Gramophone Awards 2013 Winner - Instrumental
Steven Osborne has become one of the most valuable pianists recording today. His recent complete Rachmaninov Preludes release was critically acclaimed as the greatest modern version since Ashkenazy. Now he turns to further cornerstones of the Russian repertoire in this recording of Musorgsky’s Pictures from an Exhibition (a work which has been in Osborne’s concert repertoire for many years), and two sets of Prokofiev’s miniatures.
Musorgsky’s masterpiece is one of the most popular programmatic works of the 19th century. Yet it is also a great pianistic challenge, with the spectacular textures of the climactic movement ‘The Great Gate of Kiev’ requiring the highest technical accomplishments.
David Fanning writes of Prokofiev’s Visions fugitives: ‘Prokofiev supplies snapshots of his most characteristic moods—sometimes grotesque, sometimes incantatory and mystical, sometimes simply poetic, sometimes aggressively assertive, sometimes so delicately poised as to allow the performer and the listener to make up their own minds.’ Osborne’s subtle, yet brilliant use of colour and characterization makes him the ideal performer of this set. Sarcasms—as befits the title—is an experimental, provocative work, performed by Osborne with biting humour.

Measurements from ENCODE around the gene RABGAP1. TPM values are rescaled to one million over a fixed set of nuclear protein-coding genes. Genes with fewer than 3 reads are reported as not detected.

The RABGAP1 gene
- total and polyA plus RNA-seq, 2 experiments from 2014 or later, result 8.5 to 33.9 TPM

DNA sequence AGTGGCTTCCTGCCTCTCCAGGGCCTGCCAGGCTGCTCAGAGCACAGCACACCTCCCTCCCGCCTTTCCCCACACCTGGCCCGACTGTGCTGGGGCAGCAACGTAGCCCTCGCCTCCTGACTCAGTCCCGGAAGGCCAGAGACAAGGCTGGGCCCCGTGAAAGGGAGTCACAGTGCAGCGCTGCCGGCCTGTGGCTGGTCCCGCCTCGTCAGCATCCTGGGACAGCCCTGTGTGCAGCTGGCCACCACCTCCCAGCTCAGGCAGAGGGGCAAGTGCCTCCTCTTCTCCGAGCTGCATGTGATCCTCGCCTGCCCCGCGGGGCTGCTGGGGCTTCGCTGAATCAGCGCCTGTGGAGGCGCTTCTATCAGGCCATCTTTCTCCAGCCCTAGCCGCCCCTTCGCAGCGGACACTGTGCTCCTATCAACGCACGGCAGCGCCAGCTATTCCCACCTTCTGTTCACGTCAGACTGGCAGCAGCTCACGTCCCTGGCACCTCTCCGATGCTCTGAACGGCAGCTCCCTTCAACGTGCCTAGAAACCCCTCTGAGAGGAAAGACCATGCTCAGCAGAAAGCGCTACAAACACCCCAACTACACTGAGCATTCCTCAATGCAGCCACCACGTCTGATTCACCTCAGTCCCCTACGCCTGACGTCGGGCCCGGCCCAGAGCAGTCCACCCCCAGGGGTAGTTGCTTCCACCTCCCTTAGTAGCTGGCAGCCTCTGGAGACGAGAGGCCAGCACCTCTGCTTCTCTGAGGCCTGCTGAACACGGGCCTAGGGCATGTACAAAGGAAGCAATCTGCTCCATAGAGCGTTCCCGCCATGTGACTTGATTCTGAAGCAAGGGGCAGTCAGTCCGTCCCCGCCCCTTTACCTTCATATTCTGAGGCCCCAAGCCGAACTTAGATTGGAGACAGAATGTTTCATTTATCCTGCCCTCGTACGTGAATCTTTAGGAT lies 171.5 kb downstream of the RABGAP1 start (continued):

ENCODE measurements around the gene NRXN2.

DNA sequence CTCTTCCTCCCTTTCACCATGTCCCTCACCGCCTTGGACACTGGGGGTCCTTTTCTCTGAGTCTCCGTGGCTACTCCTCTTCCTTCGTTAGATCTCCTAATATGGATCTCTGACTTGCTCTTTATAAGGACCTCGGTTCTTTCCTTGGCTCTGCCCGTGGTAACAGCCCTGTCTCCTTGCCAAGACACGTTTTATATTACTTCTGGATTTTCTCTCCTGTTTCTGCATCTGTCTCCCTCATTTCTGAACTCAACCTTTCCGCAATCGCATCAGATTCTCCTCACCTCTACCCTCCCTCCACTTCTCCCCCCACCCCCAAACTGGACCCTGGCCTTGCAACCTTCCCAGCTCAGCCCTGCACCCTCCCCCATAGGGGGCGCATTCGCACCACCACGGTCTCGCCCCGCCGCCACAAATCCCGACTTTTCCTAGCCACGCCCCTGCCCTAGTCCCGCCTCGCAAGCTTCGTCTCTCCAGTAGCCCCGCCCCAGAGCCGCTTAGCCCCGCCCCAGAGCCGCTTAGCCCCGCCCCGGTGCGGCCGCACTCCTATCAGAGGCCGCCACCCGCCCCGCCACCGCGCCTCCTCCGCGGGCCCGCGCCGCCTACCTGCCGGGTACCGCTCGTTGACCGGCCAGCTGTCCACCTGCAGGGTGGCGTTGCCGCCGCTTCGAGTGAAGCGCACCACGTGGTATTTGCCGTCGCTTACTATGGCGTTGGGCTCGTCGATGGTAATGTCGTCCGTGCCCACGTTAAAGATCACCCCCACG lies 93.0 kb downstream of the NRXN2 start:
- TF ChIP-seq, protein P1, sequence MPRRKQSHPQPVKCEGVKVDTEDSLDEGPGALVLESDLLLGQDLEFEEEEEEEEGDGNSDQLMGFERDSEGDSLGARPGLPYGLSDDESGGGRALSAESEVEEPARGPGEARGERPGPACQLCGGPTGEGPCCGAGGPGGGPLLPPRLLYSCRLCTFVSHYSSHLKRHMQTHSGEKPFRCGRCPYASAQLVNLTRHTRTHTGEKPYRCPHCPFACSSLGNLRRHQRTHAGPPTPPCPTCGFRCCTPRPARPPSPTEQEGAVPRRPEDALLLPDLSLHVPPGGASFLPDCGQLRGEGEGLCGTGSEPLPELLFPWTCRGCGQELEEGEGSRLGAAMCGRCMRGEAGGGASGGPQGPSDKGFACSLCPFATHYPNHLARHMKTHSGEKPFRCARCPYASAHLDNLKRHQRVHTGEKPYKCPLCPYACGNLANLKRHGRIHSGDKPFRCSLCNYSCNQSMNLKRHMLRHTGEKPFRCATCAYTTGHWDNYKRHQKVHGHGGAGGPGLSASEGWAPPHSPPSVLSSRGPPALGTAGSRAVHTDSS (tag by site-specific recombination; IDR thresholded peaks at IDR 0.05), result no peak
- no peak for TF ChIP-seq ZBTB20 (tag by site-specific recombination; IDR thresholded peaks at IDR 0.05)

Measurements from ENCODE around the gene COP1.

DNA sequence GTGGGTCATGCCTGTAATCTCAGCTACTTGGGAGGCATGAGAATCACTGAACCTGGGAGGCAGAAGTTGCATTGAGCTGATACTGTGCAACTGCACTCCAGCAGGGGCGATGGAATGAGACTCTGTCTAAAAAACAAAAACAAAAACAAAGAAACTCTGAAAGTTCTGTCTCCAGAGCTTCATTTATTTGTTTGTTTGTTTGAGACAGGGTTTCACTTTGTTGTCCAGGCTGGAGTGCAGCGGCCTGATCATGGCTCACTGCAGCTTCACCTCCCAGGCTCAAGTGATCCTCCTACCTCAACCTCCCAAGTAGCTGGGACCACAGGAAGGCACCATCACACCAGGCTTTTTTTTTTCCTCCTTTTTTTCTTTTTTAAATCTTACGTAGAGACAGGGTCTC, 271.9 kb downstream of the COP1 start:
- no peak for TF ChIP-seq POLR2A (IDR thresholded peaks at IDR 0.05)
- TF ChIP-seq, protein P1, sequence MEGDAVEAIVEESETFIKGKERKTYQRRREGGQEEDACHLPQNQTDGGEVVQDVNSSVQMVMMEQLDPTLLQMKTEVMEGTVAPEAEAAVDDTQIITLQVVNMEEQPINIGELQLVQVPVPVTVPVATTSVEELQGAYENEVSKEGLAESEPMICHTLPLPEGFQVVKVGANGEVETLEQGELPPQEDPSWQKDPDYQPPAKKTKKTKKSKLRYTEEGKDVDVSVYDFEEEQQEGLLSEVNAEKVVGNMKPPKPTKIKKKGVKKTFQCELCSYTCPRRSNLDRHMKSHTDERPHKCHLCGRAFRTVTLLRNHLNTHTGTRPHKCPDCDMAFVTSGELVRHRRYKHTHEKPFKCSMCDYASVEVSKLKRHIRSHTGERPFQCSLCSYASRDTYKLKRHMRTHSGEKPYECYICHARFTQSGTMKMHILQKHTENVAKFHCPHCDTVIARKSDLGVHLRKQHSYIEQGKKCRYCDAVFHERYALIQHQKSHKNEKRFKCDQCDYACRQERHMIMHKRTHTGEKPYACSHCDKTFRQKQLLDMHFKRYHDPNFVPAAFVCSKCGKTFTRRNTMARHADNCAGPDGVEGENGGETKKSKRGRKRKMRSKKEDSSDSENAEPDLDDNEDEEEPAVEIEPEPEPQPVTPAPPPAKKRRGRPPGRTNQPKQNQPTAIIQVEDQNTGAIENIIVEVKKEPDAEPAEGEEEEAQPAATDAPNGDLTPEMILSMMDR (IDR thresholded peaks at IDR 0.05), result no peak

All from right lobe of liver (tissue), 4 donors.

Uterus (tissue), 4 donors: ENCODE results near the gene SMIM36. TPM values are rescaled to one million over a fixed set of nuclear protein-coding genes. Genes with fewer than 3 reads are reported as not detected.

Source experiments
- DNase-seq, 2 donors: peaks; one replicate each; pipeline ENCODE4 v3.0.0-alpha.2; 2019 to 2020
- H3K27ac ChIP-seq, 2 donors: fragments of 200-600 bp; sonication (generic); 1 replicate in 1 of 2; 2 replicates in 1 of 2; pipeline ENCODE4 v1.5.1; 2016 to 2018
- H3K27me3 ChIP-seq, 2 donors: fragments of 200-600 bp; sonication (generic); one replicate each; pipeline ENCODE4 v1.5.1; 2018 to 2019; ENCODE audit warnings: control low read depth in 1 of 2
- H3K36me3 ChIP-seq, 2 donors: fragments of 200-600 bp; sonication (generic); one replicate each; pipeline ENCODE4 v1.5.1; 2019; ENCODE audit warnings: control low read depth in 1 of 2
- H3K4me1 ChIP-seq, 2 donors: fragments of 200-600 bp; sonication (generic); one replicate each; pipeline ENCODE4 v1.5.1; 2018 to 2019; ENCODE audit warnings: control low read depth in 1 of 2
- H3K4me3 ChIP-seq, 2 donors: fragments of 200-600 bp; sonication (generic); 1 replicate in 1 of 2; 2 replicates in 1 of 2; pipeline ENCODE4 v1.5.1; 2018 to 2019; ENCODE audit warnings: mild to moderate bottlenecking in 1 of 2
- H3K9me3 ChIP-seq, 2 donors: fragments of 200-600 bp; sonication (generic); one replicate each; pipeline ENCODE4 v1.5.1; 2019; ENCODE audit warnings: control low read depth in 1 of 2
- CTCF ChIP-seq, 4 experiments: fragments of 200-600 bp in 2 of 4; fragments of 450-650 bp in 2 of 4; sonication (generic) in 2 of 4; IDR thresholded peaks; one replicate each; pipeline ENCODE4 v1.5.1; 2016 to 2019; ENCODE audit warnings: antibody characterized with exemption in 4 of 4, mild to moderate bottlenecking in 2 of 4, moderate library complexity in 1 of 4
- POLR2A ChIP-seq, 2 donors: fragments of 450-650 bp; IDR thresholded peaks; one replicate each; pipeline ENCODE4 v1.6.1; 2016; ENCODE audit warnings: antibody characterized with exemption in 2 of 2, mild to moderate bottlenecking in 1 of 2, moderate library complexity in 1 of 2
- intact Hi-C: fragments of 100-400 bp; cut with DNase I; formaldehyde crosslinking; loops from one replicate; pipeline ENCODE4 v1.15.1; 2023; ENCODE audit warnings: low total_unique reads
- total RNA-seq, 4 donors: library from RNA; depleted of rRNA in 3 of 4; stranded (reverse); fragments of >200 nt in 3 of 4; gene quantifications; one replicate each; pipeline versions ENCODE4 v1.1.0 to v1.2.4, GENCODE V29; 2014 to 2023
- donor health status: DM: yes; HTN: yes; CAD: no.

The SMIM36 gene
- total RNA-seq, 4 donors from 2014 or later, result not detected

here, once more, is an ideal blend of fidelity to the score, with a subtle and distinctive rather than overbearing musical personality. In the Musorgsky everything is as musicianly as it is technically immaculate....in the more weighty numbers, there is power without brutality so that what so easily degenerates into a mere uproar is so finely graded that you forget the essentially percussive nature of the writing. Gramophone
Throughout this enthralling and warmly recorded performance, Osborne maximises colour and atmosphere, yet manages to achieve a freshness of approach without recourse to idiosyncratic mannerisms. Every movement is brilliantly characterised as a result of Osborne's imaginative approach to keyboard texture.
Following the piano score while listening to Osborne’s recording, one will see that the pianist meticulously carries out Mussorgsky’s instructions as to tempo, pedalling, and dynamics. However, more than that, he characterizes each of the movements very well, too. MusicWeb